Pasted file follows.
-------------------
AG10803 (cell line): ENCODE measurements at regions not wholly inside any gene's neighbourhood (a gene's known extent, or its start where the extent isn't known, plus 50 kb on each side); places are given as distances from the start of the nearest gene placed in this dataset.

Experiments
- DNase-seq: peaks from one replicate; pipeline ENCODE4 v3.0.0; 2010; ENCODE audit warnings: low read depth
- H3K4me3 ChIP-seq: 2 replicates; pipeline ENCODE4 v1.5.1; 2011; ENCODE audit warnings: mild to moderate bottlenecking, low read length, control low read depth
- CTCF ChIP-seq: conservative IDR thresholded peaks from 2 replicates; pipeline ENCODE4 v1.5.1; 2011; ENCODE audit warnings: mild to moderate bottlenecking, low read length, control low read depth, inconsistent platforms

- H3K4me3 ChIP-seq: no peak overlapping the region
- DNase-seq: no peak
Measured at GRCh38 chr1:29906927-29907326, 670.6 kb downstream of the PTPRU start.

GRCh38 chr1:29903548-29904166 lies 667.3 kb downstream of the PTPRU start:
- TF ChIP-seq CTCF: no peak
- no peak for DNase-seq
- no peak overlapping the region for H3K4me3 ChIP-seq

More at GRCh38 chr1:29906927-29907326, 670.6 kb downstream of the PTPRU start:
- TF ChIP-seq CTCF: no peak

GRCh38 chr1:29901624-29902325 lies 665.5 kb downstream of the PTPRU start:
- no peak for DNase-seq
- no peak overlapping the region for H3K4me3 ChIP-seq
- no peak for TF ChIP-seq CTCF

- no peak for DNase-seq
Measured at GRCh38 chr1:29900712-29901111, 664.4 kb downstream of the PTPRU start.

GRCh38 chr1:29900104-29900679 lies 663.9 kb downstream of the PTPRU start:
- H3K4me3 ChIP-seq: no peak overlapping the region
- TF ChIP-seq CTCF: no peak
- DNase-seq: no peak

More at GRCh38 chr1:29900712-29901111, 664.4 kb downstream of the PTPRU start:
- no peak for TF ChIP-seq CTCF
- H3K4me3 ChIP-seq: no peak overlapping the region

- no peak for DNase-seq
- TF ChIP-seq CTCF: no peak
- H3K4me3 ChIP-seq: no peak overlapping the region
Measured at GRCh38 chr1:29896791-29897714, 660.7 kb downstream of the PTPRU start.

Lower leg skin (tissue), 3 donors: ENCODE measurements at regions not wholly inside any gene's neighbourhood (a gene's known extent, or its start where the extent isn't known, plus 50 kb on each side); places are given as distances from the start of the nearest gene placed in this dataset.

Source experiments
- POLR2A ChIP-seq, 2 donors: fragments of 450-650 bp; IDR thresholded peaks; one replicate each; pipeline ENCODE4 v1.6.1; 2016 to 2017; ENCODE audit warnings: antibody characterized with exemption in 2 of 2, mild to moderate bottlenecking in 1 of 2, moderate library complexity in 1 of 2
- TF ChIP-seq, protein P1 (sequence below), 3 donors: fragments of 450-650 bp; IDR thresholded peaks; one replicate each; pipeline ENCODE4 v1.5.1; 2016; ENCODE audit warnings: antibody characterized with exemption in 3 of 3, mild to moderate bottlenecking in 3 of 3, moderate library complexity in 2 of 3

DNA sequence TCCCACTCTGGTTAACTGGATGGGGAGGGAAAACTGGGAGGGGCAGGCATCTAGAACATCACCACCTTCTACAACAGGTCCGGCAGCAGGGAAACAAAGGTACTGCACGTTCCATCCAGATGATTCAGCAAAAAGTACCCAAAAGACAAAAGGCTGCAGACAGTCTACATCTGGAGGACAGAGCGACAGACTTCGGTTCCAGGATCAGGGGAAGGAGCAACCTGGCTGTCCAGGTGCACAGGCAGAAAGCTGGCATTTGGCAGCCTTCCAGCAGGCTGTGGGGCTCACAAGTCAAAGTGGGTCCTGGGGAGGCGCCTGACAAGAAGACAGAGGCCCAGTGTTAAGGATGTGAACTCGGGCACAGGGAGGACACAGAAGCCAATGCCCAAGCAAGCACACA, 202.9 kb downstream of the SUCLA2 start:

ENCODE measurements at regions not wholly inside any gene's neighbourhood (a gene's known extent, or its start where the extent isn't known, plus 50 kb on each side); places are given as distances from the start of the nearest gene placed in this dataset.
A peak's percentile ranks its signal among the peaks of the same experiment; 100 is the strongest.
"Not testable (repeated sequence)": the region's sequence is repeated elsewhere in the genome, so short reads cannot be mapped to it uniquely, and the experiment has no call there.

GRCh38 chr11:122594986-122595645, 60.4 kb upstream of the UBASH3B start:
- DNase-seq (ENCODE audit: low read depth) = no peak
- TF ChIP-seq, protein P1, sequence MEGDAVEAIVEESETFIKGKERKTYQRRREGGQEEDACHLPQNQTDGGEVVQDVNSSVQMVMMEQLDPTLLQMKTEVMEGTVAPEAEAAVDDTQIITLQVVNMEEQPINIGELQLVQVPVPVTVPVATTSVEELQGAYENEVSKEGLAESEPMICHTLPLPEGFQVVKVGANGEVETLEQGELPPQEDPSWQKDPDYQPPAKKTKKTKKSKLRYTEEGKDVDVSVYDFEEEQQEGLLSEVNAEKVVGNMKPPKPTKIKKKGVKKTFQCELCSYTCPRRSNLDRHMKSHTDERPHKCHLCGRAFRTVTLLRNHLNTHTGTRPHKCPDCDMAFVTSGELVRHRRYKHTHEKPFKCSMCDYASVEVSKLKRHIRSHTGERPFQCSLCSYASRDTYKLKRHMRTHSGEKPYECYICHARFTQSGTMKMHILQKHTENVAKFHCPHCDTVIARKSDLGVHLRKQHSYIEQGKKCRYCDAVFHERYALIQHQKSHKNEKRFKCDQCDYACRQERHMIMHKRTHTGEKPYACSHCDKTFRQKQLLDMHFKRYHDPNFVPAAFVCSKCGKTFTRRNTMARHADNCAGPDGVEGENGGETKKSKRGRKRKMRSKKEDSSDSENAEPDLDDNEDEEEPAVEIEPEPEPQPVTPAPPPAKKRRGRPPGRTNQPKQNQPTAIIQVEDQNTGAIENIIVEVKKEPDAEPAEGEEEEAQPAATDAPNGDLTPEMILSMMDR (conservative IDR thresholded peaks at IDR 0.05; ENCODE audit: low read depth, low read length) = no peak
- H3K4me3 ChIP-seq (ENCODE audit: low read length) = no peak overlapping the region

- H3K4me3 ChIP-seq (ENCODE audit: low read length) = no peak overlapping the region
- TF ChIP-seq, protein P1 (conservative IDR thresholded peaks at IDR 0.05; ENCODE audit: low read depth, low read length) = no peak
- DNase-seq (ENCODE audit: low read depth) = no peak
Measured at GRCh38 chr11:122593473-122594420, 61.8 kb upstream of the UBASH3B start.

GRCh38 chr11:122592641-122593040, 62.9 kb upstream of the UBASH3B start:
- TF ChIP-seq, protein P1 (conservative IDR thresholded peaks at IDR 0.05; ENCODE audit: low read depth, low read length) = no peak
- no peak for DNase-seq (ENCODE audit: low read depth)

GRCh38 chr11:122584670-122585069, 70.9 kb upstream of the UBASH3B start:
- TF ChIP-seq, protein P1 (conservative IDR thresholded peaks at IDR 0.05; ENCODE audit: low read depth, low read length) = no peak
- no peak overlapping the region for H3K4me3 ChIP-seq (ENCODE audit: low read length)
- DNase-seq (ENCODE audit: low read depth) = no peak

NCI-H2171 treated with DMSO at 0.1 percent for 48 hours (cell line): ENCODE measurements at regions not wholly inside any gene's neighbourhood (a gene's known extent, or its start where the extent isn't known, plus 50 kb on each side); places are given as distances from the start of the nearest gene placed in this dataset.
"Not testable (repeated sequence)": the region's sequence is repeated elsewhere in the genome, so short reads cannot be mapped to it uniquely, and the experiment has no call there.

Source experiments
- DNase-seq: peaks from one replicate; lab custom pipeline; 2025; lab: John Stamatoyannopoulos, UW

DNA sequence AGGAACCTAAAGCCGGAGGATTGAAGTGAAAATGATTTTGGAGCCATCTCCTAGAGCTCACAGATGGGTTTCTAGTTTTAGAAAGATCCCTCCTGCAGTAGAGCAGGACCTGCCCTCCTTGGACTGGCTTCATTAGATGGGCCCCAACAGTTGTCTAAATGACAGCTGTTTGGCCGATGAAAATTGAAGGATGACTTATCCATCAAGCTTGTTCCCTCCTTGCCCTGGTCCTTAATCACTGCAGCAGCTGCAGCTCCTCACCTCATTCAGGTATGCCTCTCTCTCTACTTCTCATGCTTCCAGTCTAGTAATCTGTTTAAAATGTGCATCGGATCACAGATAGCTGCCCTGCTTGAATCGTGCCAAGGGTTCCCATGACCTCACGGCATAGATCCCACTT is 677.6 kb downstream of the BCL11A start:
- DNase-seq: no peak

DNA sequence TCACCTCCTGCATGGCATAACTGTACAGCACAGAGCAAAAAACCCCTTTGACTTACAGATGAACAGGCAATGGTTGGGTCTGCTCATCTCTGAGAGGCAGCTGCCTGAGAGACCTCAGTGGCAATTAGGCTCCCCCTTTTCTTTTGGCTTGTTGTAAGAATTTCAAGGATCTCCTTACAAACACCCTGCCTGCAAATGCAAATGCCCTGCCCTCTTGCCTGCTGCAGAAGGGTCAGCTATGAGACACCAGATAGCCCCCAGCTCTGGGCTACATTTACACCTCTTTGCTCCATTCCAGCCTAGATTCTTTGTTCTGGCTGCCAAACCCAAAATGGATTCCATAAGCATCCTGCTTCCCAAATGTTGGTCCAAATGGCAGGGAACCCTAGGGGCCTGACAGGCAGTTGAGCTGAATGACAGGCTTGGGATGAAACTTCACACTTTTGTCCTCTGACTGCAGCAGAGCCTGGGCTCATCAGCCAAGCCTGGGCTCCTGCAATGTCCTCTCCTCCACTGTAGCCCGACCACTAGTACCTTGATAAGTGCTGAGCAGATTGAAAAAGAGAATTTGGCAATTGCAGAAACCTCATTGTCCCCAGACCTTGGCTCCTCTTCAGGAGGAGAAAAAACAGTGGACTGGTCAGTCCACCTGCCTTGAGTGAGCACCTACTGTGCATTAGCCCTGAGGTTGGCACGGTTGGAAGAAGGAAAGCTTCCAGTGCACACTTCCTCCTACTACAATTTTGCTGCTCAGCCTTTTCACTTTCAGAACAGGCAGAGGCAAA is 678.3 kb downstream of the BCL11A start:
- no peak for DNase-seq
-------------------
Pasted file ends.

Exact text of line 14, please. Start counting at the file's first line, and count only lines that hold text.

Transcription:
- TF ChIP-seq CTCF: no peak